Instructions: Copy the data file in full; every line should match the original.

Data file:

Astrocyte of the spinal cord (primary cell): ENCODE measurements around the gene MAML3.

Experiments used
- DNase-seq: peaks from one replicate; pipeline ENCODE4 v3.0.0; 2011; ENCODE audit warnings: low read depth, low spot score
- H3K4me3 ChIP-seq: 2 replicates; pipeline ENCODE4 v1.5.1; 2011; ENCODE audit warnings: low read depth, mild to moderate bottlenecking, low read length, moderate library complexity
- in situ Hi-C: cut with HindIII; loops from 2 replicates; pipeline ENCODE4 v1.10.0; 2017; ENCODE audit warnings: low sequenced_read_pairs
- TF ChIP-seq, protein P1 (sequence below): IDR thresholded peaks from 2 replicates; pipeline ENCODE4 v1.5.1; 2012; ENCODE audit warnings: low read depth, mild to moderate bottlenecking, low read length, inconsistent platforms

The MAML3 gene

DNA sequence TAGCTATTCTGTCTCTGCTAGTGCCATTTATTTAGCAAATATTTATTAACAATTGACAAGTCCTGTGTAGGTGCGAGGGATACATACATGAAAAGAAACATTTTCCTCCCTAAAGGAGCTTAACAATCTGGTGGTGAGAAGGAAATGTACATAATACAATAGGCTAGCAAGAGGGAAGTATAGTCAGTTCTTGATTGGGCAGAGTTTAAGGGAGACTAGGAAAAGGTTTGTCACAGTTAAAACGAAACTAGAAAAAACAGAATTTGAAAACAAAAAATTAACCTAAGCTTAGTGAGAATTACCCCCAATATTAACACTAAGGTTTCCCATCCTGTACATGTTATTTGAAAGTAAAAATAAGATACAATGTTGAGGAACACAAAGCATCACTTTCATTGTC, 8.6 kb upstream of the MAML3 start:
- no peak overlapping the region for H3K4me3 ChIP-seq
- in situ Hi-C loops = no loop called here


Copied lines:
Astrocyte of the spinal cord (primary cell): ENCODE measurements around the gene MAML3.

Experiments used
- DNase-seq: peaks from one replicate; pipeline ENCODE4 v3.0.0; 2011; ENCODE audit warnings: low read depth, low spot score
- H3K4me3 ChIP-seq: 2 replicates; pipeline ENCODE4 v1.5.1; 2011; ENCODE audit warnings: low read depth, mild to moderate bottlenecking, low read length, moderate library complexity
- in situ Hi-C: cut with HindIII; loops from 2 replicates; pipeline ENCODE4 v1.10.0; 2017; ENCODE audit warnings: low sequenced_read_pairs
- TF ChIP-seq, protein P1 (sequence below): IDR thresholded peaks from 2 replicates; pipeline ENCODE4 v1.5.1; 2012; ENCODE audit warnings: low read depth, mild to moderate bottlenecking, low read length, inconsistent platforms

The MAML3 gene

DNA sequence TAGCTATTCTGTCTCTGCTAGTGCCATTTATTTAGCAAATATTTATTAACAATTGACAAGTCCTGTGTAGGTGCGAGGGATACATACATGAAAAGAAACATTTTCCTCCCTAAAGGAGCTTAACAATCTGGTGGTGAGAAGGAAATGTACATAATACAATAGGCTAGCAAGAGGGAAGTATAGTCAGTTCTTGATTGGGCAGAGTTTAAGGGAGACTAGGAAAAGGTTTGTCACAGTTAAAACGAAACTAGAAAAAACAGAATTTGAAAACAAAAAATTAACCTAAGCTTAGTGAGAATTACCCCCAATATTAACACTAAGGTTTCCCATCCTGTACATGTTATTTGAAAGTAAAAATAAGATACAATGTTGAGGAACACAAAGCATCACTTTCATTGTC, 8.6 kb upstream of the MAML3 start:
- no peak overlapping the region for H3K4me3 ChIP-seq
- in situ Hi-C loops = no loop called here